Sexual assault isn’t a topic I cover very often on my blog. As our daughter continues to grow up, it’s a topic I do think about more. My wife and I have taken our kids all over the world. We want them to view the world as a smaller, more inclusive place. It’s our belief that by spending time in other cultures they won’t view things such as race, religion or sexual origins as reasons to think less of someone. At some point, my daughter will be old enough to travel on her own. I’m a bit of a helicopter dad, always wanting to protect my kids from the dangers of the world. There is a point in every parent’s life where that just isn’t possible any longer.
Talking About Sexual Assault
I read a great number of blogs on a daily basis. Jessie on a Journey is published by a woman who may not post as often as some of the bloggers in the travel space. However, she covers subjects that interest me from time to time, so I’m always curious when one of her posts pops up in my feed. Jessie recently talked about sexual assault on her blog. She shared some personal (scary) experiences that she had while traveling.
I’ve never been the victim of sexual assault. Even though sexual assault can happen to anyone (man or woman), my sense is that it happens much more frequently to women than men. I have not researched statistical evidence of this, though I imagine the numbers would frighten me.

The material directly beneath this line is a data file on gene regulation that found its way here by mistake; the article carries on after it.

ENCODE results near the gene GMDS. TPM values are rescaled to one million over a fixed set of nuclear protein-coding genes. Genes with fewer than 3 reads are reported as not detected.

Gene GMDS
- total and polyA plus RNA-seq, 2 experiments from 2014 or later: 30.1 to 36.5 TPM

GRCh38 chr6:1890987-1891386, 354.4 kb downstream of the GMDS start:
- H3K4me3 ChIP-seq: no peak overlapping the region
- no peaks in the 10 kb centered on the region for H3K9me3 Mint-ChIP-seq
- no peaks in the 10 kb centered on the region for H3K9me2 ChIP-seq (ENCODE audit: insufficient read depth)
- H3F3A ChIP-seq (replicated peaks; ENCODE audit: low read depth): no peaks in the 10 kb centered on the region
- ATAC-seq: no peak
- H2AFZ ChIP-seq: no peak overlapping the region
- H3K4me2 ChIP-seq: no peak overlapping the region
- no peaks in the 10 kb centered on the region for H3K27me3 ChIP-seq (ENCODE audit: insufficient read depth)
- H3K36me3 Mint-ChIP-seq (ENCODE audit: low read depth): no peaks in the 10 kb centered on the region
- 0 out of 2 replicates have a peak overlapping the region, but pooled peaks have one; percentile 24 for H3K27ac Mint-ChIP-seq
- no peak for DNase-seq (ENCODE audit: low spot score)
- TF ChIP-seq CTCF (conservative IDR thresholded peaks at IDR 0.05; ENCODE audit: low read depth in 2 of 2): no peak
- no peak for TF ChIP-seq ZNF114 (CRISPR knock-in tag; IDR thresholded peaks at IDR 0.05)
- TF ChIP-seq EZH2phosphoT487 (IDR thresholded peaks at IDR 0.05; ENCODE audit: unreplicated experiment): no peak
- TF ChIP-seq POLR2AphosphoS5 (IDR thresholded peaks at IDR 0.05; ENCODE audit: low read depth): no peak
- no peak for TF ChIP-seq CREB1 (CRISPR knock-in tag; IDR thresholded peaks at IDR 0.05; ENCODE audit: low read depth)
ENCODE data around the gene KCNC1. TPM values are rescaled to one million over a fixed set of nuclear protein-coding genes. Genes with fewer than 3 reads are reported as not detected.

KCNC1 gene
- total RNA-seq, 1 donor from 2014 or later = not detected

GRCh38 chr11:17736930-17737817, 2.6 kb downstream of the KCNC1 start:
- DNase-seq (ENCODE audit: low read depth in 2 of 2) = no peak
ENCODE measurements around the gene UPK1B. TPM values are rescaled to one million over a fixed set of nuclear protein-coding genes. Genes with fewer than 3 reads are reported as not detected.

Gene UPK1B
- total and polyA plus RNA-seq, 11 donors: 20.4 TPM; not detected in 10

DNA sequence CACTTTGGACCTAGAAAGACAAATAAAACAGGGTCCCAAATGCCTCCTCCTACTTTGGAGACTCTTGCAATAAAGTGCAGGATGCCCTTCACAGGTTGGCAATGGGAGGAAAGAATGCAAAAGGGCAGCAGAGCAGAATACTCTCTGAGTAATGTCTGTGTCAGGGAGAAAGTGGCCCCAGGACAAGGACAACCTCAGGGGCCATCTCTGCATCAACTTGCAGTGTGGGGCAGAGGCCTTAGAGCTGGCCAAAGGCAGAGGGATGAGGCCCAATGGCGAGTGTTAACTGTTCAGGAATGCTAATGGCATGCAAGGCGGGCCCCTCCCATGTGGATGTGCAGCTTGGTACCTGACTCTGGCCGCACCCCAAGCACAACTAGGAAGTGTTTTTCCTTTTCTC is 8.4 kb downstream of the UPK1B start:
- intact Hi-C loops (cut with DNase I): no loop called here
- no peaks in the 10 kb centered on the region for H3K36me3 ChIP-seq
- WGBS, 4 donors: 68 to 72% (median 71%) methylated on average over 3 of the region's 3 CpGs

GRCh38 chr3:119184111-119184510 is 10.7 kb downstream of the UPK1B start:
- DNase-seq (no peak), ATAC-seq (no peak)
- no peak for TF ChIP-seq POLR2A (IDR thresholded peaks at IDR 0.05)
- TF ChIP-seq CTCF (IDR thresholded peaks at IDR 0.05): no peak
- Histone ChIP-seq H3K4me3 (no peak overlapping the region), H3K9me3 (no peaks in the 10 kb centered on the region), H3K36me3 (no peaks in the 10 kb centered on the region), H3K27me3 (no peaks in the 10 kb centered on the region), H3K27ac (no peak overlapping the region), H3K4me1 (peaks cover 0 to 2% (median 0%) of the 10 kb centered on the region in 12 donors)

The Final Two Pennies
I can’t say for certain I’d feel the same way about Jessie’s post if I didn’t have a daughter. I’d like to think I would. But, I think that’s immaterial to the reason I’m writing about her post today. Sexual assault is a very real thing that has lasting implications, scars that the casual observer can’t see. It’s something no human has the right to do to another human.
On top of sharing her own harrowing experiences, Jessie lays out some resources for people who are a victim of sexual assault. If you think you have nowhere to turn, you’re wrong. There’s always someone there willing to help you.
If I were to sum up my two pennies today, it would be advice for my daughter when she leaves on that first solo trip without her family. It’s easy to say, “Be Careful”. There’s more than that. It’s my job as a parent to make sure I teach you ways to be careful, to avoid situations where you might be in harm. As well, it’s my job to make sure you know how to protect yourself if someone does try to harm you. And, it’s my job to make sure you know that if you’re ever in the position that someone tries to harm you, it’s not your fault. We’ve still got some time for me to make sure you have those tools. But, time has a way of slipping away from us. Jessie’s post is a reminder that I’ve got more work to do.
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